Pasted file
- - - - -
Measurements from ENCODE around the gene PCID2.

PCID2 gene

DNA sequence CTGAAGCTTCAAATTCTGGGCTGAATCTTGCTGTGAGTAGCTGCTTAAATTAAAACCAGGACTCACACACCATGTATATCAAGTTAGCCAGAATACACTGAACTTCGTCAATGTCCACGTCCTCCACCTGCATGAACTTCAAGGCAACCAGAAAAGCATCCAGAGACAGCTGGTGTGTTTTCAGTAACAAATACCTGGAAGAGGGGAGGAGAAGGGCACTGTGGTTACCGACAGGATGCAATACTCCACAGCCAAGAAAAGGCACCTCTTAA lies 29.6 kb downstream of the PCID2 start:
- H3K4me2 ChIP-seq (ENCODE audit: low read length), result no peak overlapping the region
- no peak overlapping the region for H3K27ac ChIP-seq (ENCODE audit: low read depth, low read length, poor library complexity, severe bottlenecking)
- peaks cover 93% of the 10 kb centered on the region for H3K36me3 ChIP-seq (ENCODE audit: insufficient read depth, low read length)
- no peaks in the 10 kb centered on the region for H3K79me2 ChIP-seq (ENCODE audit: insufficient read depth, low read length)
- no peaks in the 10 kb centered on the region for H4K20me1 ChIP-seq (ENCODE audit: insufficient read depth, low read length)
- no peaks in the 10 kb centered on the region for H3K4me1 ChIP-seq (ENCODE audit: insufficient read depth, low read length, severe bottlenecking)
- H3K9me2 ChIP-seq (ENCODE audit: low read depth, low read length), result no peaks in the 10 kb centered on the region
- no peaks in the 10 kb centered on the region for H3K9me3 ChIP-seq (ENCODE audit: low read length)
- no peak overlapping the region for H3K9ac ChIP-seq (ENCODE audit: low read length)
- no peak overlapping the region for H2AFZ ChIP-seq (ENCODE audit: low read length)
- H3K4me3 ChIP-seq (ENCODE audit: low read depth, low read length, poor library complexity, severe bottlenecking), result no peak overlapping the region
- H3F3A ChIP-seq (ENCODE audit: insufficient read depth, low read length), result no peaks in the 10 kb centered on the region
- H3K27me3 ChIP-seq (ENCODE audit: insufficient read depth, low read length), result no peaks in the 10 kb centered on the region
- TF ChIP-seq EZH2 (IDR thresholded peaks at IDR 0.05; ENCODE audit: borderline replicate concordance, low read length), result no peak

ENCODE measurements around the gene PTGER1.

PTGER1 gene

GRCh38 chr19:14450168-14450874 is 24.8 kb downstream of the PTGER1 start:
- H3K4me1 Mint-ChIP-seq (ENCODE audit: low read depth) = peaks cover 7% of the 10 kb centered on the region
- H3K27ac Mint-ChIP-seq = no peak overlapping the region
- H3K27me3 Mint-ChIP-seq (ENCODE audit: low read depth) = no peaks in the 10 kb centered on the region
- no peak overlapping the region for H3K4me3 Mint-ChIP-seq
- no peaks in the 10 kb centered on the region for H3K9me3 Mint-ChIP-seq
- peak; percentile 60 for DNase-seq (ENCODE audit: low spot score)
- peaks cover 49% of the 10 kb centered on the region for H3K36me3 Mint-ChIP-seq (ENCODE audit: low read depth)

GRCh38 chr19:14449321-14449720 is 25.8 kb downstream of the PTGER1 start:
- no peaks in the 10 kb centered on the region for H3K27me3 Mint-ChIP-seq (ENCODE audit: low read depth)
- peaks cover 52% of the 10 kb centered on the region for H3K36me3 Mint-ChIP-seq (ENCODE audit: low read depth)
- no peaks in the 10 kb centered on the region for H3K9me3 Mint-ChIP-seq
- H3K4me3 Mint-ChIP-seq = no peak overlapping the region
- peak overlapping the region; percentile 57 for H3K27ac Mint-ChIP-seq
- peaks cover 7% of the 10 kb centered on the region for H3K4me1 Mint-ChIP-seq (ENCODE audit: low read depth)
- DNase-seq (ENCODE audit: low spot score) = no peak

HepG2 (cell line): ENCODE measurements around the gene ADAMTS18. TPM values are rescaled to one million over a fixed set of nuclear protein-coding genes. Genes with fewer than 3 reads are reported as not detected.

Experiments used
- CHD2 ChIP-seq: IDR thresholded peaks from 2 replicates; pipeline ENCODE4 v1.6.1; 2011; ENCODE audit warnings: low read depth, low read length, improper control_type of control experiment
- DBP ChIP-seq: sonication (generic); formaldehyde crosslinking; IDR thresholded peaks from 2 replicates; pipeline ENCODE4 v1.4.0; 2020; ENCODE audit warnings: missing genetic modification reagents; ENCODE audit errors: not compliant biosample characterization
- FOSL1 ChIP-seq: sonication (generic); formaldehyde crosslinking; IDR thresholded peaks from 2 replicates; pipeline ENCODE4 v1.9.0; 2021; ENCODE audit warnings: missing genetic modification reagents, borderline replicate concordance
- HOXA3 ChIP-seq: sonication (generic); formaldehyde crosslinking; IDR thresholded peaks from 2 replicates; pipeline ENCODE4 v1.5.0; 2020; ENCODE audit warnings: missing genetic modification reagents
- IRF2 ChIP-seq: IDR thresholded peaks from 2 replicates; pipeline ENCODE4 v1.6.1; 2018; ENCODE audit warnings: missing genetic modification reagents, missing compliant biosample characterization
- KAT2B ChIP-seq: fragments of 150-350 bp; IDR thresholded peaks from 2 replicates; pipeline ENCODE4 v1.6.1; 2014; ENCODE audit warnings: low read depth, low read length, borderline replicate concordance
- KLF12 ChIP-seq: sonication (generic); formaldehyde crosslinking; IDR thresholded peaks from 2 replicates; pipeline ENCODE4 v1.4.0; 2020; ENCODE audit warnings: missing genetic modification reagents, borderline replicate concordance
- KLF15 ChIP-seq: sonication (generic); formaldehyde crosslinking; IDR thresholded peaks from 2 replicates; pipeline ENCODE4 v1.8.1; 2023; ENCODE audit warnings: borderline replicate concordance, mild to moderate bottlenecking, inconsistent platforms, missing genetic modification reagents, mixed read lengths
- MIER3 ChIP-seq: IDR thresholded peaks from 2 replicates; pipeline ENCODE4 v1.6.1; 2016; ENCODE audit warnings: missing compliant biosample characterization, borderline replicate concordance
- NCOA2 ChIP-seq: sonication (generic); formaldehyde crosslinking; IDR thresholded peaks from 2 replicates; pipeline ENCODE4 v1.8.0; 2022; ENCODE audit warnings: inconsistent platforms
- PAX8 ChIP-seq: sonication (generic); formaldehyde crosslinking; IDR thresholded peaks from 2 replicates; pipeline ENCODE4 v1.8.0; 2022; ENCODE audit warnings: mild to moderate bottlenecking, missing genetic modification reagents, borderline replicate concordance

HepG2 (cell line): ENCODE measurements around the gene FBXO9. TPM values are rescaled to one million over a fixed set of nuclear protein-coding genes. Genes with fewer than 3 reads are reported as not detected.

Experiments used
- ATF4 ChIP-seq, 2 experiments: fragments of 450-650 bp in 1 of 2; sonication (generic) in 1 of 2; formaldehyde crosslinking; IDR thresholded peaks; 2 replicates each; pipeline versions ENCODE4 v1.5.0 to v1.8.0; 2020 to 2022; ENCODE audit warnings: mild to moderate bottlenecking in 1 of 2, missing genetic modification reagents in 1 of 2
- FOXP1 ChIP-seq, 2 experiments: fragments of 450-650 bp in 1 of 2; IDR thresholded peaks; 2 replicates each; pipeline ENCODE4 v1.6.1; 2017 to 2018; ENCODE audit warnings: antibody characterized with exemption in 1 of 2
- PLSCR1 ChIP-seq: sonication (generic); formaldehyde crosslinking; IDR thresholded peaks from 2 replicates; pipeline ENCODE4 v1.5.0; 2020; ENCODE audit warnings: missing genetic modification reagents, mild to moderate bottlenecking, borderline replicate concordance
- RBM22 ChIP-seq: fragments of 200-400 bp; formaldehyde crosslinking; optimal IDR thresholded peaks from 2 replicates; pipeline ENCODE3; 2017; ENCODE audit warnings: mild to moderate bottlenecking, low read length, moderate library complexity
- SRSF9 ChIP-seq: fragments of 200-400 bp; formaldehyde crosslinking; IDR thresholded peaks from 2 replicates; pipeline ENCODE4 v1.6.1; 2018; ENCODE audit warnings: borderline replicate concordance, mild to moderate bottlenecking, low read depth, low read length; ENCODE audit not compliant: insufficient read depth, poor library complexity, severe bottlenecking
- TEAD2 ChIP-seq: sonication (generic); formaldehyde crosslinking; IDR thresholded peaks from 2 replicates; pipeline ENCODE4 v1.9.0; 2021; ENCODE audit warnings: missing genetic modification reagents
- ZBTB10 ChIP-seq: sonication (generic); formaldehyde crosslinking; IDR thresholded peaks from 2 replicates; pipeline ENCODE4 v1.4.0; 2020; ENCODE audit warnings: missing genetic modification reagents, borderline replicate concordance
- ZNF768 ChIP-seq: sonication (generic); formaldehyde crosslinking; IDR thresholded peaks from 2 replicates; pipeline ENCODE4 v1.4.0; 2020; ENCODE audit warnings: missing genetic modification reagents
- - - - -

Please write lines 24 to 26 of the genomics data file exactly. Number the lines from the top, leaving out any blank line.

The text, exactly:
- no peak overlapping the region for H3K4me3 Mint-ChIP-seq
- no peaks in the 10 kb centered on the region for H3K9me3 Mint-ChIP-seq
- peak; percentile 60 for DNase-seq (ENCODE audit: low spot score)